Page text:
@foundintransl | 22 Aug 2018
Hi, my name is Caitlin! I’m a French to English translator specializing in the Tourism & Travel industry. Essentially, I help tourism companies reach a wider audience.
I was working in-house at a translation agency in France but decided to move back to the UK. As there are not many in-house positions for translators translating into English in the UK, freelancing was the natural choice. As a freelancer, there is much more variety than when you work in-house and you have more say as to what work you take. However, freelance work is often a “full-time” job and sometimes involves long and unsociable hours to meet deadlines.
As I’m relatively new to the translation field and to freelancing, I follow quite a few translators, agencies and associations to get tips, advice and information. In particular, I’d recommend @translationtalk which is curated by a different professional translator or interpreter each week, @Tesstranslates and @corinnemckay for webinars and advice. It is also very important to follow accounts in your source language and accounts related to your specialisms. For example, I follow French tourist offices, French news sites and sustainable tourism accounts to stay up to date with what is happening in France and the tourism industry.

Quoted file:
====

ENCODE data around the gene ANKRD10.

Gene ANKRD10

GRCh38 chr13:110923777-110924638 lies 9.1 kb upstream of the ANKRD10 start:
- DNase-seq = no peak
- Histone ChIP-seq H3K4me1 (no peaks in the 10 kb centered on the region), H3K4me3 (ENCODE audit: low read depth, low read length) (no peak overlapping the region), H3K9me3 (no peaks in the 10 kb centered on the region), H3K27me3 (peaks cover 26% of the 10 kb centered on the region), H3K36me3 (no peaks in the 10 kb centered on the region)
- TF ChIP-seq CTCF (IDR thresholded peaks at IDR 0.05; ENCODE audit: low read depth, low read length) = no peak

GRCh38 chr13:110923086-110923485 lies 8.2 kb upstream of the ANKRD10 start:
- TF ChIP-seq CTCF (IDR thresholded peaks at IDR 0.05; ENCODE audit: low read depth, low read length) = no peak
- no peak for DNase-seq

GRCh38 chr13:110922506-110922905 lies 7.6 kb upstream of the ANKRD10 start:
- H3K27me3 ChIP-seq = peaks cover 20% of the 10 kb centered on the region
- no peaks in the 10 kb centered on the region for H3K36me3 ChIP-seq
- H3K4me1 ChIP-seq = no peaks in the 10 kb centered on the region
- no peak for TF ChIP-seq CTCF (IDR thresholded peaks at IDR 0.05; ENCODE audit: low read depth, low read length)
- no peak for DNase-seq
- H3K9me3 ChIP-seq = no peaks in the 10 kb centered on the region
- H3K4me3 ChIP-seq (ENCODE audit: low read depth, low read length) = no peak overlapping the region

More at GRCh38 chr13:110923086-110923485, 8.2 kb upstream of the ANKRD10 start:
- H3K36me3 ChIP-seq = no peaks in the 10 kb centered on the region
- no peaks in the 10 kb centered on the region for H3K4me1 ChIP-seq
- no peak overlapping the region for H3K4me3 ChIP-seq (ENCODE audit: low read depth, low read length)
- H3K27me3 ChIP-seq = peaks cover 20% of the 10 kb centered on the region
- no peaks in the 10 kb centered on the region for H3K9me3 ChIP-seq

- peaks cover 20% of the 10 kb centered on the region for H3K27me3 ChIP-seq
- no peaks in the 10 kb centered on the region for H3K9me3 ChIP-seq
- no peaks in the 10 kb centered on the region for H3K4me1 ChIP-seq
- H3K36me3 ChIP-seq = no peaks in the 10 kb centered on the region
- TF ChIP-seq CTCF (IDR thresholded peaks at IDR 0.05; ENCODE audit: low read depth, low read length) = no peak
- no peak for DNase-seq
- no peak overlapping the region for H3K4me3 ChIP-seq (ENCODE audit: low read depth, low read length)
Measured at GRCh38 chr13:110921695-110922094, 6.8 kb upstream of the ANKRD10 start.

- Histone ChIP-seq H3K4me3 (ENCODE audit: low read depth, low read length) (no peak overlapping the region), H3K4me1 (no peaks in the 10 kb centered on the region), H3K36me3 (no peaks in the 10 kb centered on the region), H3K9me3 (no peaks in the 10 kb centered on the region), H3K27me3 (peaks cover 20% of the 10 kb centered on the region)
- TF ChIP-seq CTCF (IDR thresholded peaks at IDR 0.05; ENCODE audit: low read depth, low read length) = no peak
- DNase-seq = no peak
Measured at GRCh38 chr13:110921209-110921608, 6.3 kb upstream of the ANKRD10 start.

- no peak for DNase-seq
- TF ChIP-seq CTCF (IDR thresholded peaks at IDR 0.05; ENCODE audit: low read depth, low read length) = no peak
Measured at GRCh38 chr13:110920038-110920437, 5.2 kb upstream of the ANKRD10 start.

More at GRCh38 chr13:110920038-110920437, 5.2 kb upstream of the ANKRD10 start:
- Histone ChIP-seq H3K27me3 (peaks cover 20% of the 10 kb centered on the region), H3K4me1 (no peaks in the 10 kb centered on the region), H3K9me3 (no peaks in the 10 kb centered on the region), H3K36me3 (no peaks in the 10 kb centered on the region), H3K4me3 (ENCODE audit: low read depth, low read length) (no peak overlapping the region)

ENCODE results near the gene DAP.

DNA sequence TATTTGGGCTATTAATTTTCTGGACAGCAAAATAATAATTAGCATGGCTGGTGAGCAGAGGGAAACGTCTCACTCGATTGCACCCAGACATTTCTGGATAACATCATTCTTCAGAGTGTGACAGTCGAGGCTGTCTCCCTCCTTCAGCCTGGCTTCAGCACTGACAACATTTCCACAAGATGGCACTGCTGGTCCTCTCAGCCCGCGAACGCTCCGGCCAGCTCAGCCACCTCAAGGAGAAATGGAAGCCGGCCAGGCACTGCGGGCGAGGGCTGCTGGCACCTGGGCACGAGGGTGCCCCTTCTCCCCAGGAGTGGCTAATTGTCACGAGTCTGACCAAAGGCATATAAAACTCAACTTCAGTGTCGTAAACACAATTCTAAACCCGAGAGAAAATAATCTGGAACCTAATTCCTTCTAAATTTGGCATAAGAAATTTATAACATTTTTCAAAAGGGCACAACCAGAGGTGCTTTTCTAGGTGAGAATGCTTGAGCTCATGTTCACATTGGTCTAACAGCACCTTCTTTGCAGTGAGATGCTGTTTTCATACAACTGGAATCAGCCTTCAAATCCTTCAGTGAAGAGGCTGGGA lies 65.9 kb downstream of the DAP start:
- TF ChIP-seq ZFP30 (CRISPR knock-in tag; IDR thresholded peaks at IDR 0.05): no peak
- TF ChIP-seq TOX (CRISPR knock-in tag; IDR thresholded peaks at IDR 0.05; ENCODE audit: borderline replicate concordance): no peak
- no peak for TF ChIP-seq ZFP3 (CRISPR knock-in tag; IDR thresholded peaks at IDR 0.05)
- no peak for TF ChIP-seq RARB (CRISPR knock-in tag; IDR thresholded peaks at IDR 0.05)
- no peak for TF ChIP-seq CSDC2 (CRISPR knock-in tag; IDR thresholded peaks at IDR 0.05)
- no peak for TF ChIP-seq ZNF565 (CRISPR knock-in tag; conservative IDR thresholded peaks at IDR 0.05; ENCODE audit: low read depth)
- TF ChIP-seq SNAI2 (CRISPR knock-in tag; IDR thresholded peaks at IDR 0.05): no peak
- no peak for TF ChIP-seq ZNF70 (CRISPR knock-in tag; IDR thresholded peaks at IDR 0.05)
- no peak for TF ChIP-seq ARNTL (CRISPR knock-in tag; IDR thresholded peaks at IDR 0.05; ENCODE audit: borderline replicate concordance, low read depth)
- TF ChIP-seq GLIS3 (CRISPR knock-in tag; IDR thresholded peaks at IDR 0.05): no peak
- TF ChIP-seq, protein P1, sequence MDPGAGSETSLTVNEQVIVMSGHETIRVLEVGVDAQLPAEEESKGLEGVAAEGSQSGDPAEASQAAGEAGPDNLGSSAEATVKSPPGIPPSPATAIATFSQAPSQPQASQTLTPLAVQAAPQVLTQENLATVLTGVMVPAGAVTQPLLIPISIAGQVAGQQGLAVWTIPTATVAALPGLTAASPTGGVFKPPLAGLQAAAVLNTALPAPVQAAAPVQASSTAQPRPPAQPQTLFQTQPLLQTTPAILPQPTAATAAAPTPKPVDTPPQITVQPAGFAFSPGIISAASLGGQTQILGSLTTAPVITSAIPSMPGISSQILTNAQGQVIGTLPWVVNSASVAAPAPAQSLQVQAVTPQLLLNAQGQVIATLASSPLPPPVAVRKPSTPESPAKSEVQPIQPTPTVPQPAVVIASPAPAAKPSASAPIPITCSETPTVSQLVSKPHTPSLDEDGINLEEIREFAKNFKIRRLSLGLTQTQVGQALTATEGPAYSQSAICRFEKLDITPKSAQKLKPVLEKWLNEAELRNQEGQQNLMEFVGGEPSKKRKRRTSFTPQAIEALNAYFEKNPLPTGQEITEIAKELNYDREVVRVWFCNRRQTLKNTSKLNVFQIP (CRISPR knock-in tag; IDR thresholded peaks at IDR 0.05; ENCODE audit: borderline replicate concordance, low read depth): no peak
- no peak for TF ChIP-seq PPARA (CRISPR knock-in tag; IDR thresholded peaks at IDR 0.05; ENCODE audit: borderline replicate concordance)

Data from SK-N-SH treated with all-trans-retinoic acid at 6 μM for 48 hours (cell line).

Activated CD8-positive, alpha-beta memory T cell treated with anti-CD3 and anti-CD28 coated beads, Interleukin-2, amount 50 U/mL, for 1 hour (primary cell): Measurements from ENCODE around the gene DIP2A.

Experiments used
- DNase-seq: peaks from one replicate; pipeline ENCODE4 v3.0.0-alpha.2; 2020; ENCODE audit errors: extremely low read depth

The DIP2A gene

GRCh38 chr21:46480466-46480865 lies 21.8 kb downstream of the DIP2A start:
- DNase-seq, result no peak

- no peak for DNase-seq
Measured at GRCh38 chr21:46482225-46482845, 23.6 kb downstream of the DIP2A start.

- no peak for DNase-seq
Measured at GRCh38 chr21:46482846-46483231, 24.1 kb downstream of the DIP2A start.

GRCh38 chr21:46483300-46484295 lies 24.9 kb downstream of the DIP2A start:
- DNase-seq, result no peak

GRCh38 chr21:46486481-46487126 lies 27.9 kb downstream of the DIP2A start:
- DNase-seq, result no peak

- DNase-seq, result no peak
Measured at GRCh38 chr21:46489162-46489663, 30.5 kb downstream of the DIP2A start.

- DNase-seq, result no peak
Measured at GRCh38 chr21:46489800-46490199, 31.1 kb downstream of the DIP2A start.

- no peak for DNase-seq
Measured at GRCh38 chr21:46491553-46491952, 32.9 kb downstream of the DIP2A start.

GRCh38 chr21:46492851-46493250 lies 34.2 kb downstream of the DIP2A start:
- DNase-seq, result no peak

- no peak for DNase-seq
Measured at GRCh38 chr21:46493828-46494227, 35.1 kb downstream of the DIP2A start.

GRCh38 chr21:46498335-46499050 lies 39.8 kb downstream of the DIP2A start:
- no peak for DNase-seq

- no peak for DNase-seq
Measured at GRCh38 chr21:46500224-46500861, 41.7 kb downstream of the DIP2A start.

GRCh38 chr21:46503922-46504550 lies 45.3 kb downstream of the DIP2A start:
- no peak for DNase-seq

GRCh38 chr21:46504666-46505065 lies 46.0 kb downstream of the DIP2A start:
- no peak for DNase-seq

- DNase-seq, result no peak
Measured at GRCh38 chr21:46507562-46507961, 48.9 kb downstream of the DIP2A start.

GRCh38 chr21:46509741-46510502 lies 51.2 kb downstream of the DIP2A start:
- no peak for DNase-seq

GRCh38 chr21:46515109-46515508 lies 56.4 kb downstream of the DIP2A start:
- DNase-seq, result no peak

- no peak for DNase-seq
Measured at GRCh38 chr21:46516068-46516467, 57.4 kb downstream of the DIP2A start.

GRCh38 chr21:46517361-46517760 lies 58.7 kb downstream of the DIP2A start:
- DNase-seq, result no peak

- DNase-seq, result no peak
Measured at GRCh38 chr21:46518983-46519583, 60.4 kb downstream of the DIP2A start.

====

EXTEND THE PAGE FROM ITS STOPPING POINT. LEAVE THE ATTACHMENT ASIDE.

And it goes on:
There is a lot of information online about how to set yourself up as a freelancer and it is quite overwhelming at first. Once you’ve gotten over the first hurdle of setting yourself up with HMRC, the next challenge is getting a stable client base. You have to contact a lot of translation agencies and direct clients before you get any work and often you don’t get replies. This can be very demoralizing, but you have to stick with it.
When starting in the translation industry, there is also the age-old problem of needing experience to get a job and needing a job to get experience. I started out volunteering through Translators for Progress to gain experience by translating for NGOs for free.
I set myself up at the end of October 2017 and, touch wood, have been quite lucky so far. Although it may be tempting to say ‘yes’ to every job at the beginning, it’s important to only do jobs that you’re comfortable that you can handle properly and professionally. Make sure you know the subject, can meet the deadline and it fits with your workload.
Although marketing yourself and contacting clients can be demoralizing, stick with it – remember that you are offering a service, focus on why they need you, not on why you need them!
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